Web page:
Although this paperback dates back to 2007, the Cornelissen & Singleton volume contains some very useful research references. An insightful comment from its back cover:
“This collection of research papers examines the critical role that vision plays in learning to read. State-of-the-art research suggests that an overemphasis on phonological processes in reading has underestimated the importance of integrating a highly practiced vision system with the language system. Contributors, including Richard C. Shillcock, Marc Brysbaert and Carol Whitney, evaluate recent findings from neuro-imaging literature, along with important current work on how letters and letter strings are processed. From a variety of empirical and theoretical perspectives, these studies examine the impact that eye movement control, left and right visual fields, word shape, visual stress, and right and left hemispheres have on visual word recognition. Visual Factors in Reading explores the complex visual computations fundamental to reading and how they are implemented in the brain.”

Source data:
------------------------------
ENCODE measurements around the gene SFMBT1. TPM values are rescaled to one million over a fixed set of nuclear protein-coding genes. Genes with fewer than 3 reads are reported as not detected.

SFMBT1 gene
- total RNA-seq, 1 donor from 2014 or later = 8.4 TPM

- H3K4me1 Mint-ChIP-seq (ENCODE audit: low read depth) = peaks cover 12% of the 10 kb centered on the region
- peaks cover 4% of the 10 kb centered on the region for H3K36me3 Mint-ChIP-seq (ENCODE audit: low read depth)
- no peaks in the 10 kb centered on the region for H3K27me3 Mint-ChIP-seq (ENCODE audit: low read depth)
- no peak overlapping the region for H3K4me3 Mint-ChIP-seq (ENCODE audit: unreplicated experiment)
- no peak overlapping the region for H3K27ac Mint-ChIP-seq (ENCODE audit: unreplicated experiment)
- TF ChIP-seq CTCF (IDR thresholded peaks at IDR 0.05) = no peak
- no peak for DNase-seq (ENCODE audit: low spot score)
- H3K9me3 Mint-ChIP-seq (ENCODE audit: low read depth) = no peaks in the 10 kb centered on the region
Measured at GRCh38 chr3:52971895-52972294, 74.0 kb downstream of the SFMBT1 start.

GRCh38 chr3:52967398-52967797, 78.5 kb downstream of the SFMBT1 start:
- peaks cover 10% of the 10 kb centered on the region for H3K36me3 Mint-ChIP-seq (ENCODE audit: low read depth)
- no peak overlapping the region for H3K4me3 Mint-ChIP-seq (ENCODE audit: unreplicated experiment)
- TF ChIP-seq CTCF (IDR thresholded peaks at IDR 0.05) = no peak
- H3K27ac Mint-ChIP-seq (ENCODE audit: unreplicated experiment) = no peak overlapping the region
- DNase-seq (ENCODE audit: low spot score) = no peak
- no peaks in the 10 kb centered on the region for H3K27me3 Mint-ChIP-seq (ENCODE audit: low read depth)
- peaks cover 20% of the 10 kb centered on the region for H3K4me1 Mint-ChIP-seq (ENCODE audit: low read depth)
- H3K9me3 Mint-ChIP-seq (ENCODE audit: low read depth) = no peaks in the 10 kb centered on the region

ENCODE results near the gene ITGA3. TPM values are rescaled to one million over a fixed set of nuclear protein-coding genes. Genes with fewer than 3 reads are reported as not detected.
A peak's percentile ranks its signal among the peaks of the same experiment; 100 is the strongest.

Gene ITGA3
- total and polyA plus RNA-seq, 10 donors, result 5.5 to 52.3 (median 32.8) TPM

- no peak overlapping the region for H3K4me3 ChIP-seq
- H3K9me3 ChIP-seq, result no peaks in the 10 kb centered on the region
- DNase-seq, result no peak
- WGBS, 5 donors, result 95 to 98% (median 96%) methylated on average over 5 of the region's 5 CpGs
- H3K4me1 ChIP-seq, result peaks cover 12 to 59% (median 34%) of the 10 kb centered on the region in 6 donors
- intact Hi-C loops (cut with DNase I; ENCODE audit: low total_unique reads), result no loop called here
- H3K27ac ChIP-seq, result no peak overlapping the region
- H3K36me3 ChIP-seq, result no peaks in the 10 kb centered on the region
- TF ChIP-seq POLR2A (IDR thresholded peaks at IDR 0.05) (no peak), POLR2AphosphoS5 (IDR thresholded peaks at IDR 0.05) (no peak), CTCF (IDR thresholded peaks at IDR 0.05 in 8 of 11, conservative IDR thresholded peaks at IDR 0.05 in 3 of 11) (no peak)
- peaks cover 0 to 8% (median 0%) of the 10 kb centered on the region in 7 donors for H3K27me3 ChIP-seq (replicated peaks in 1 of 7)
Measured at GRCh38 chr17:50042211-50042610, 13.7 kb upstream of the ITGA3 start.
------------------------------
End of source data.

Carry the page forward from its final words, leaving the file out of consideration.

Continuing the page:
Which makes one wonder how and why “Joint Statements” disavowing any significant connection between vision and reading, and persisting with the same tired overemphasis on phonological processes in reading are continually repackaged. Incredible to see the same smoke being blown into parents’ and educators’ eyes by our detractors, while optometrists continue to take the high road.
When parents and professionals ask me how some eyecare practitioners can adopt such a shallow view about the role of vision in learning, I tell them that despite protestations otherwise, it’s simply not their field. Here’s a supportive quote for that conclusion by Burkhart Fischer. In his chapter on Subitizing, Dynamic Vision, Saccade and Fixation Control in the 2012 text on Visual Aspects of Dyslexia edited by Stein & Kapoula, Fischer concludes: “These temporal aspects of vision have been almost completely neglected in classical ophthalmology“.
Perhaps this makes it all the more satisfying when one encounters physicians in the field who overcome organizational tunnel vision about this subject, focusing on what’s in the best interests of the individual child who continues to fall hopelessly behind despite earfuls of phonology. As I look toward transitioning to the next phase of my career I might even make myself available to the Joint Statement Committee if they’re interested in broadening their approach, and shedding some dogma. I’ve already got the signage in place.